complainant. Shri P.K. Rawat, UDC (PW5) stated that on many occasions

he had seen the respondent sitting at the complainant’s house.

i. Shri S.C. Katoch, IG (PW20), stated that the complainant had once

telephoned him making a complaint against the respondent for detaining her

beyond working hours. He further stated that, he had then telephonically

reprimanded the respondent after which the respondent assigned her no

work. Shri Mast Ram Thakur, SFA(H) (PW3) and Shri Ranjit Patoi, Assitant

(PW7) also corroborated the aforesaid and stated that the respondent

Page 99 of 104
withdrew all work from the complainant after she made a complaint against

him.

95. The aforesaid would indicate that this is not a case of “no evidence”. Some

evidence has come on record to indicate or rather substantiate the allegations of

sexual harassment levelled by the complainant. What is most important to note at

this stage is that the High Court has not gone into the sufficiency of evidence as it

was aware that the law does not permit it to go into the issue of sufficiency of

evidence for the purpose of holding a public servant guilty of the alleged

misconduct. It is in such circumstances that in the entire judgment the High Court

has concentrated only on technical pleas raised by the respondent. It is only on the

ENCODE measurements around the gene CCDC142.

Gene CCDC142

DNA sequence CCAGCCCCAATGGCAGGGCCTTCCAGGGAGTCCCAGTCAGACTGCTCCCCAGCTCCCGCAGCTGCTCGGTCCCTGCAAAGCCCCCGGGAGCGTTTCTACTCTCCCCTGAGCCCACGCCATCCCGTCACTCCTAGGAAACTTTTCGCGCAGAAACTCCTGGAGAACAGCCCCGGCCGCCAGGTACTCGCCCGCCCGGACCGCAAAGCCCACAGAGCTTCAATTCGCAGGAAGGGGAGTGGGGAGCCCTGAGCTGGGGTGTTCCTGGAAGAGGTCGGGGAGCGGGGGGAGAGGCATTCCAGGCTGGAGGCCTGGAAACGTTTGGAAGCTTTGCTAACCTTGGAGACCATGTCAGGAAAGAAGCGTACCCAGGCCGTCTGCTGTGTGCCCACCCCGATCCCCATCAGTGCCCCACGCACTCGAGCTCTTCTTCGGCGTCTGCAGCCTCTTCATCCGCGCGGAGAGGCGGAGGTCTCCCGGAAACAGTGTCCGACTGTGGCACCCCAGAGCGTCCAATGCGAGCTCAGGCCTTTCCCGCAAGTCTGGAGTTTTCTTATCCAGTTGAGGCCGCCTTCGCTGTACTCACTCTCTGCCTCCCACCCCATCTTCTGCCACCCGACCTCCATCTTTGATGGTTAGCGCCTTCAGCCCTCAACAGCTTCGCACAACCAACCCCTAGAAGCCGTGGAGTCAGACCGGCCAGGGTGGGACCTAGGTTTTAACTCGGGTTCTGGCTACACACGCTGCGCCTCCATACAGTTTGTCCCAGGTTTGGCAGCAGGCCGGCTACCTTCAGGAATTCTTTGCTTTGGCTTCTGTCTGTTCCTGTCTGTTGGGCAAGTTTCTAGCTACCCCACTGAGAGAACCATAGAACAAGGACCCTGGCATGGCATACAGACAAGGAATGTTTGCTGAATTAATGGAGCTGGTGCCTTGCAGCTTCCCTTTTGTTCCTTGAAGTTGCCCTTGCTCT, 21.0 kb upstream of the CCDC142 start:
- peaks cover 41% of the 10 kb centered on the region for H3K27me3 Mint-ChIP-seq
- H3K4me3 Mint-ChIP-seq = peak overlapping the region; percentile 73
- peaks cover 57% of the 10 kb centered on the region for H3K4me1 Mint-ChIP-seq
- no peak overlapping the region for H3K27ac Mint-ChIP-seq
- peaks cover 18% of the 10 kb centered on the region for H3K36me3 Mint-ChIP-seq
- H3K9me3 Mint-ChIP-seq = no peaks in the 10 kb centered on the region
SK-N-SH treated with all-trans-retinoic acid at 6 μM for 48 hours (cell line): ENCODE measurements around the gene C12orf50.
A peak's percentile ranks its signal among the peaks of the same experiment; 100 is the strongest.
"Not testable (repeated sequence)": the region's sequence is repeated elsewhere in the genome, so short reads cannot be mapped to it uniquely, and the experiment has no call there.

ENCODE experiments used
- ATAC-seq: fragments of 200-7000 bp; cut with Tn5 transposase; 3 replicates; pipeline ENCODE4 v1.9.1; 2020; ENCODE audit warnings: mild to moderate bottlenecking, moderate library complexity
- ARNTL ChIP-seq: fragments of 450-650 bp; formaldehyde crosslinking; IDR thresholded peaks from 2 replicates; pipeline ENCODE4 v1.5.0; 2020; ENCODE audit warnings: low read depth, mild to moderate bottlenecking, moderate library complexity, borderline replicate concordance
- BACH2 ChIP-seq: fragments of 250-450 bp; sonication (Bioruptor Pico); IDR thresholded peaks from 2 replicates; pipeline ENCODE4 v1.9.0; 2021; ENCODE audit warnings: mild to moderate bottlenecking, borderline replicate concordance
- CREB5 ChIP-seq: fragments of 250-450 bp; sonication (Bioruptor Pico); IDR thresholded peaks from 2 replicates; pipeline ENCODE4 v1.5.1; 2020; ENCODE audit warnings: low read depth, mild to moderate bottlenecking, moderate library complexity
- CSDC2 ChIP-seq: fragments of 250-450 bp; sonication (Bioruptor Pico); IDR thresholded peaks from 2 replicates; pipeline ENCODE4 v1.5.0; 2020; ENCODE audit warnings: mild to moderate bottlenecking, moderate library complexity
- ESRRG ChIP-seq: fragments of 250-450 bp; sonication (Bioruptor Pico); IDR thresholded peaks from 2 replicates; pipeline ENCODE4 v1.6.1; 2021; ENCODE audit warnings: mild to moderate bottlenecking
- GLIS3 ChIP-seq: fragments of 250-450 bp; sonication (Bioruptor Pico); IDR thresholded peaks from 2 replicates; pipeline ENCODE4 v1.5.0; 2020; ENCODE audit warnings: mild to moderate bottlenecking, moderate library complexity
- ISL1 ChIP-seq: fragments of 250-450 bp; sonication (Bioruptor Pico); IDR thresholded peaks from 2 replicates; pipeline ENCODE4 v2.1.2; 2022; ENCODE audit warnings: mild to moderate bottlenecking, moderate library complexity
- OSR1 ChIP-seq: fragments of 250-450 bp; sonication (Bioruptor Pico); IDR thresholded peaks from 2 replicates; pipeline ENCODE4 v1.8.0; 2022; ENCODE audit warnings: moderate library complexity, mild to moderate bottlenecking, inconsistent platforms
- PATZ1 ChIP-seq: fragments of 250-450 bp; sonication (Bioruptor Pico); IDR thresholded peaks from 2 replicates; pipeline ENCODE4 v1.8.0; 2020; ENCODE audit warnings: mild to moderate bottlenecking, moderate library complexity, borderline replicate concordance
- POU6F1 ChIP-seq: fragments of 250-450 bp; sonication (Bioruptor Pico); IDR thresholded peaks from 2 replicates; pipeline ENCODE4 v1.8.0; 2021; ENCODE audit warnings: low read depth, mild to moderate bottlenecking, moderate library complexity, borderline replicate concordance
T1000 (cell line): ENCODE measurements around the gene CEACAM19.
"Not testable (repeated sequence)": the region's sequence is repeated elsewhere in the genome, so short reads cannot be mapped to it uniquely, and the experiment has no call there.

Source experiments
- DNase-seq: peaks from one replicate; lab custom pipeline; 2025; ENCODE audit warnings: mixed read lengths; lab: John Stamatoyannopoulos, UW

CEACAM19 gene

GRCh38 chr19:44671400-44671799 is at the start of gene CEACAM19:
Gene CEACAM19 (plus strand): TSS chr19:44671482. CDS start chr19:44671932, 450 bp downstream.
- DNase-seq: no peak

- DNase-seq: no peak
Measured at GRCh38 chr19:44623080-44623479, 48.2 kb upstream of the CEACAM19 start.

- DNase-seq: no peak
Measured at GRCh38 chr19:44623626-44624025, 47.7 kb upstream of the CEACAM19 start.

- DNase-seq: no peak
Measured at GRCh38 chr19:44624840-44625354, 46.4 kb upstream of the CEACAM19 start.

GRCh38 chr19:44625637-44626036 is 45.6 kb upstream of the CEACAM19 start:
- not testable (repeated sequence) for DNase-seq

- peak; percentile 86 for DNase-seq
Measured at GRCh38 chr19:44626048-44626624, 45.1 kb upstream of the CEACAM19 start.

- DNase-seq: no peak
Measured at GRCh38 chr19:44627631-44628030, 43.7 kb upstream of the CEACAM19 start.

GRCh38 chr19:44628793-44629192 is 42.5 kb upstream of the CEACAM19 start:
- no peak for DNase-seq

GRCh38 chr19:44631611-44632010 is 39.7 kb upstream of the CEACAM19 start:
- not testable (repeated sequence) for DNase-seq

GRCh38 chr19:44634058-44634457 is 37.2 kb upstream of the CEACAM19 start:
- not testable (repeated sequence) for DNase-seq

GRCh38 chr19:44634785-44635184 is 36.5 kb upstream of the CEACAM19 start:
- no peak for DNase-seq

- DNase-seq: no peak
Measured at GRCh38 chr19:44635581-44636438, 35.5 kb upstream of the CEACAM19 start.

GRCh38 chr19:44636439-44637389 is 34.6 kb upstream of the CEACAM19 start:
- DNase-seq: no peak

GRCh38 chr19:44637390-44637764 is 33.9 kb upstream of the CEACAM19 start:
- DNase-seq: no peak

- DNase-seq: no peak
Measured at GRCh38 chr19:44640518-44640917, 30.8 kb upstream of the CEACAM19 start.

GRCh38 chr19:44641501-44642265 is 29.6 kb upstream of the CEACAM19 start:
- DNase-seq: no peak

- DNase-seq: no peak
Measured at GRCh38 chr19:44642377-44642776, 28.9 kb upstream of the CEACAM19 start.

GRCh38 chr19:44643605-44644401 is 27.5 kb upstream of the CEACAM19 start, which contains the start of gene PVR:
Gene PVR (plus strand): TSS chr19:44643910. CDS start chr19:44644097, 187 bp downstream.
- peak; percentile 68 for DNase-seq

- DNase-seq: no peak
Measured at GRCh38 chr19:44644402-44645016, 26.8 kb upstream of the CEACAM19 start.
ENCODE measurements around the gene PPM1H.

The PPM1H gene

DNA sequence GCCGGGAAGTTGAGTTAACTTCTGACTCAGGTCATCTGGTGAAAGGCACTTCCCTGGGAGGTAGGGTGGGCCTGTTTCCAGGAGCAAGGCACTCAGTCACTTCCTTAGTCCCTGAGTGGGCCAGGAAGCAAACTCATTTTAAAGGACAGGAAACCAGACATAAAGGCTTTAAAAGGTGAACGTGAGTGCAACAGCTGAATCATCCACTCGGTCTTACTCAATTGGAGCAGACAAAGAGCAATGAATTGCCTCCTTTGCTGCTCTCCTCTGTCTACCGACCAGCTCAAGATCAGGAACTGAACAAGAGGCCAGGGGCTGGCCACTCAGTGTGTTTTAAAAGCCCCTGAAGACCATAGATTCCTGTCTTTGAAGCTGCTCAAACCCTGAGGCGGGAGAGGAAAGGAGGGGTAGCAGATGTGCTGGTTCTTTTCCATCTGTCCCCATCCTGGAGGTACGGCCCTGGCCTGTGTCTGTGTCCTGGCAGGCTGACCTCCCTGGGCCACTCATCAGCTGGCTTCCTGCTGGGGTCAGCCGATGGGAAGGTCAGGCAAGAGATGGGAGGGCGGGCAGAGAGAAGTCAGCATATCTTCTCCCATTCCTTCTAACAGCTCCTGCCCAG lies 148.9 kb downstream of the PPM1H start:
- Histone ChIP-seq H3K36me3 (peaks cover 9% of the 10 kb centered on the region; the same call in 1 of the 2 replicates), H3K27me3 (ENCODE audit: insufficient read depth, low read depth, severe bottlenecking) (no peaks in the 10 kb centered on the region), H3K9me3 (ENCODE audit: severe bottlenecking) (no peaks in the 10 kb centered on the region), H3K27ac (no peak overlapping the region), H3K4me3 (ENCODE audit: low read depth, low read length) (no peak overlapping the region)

issue of point 7(a) that the High Court seems to have taken the view that the

findings in that regard are based on conjecture and surmises.

96. The High Court took the view that in respect of the allegations contained in

Point 7(a) which relates to the respondent making unsolicited phone calls to the

complainant, although no evidence of the call recordings had been produced to

substantiate the same, yet the Central Complaints Committee accepted the

allegations as true, and therefore its findings could be said to be based on

conjectures and surmises.

97. The aforesaid in our opinion is not correct. The allegation in Point 7(a) was

rightly accepted by the Central Complaints Committee keeping in mind the

background of the case. The Central Complaints Committed duly noted that the

non-availability of the call records was owed to the fact that the inquiry into the

Page 100 of 104
complainant’s grievances was undertaken after a lapse of significant time.

Moreover, the said finding is fortified by the oral evidence of one of the witnesses